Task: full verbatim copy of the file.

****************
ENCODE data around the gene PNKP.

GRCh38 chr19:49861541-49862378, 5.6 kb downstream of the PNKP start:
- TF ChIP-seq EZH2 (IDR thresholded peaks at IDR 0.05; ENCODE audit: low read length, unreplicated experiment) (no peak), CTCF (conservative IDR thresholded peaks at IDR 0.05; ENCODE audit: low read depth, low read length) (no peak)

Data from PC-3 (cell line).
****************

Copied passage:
ENCODE data around the gene PNKP.

GRCh38 chr19:49861541-49862378, 5.6 kb downstream of the PNKP start:
- TF ChIP-seq EZH2 (IDR thresholded peaks at IDR 0.05; ENCODE audit: low read length, unreplicated experiment) (no peak), CTCF (conservative IDR thresholded peaks at IDR 0.05; ENCODE audit: low read depth, low read length) (no peak)

Data from PC-3 (cell line).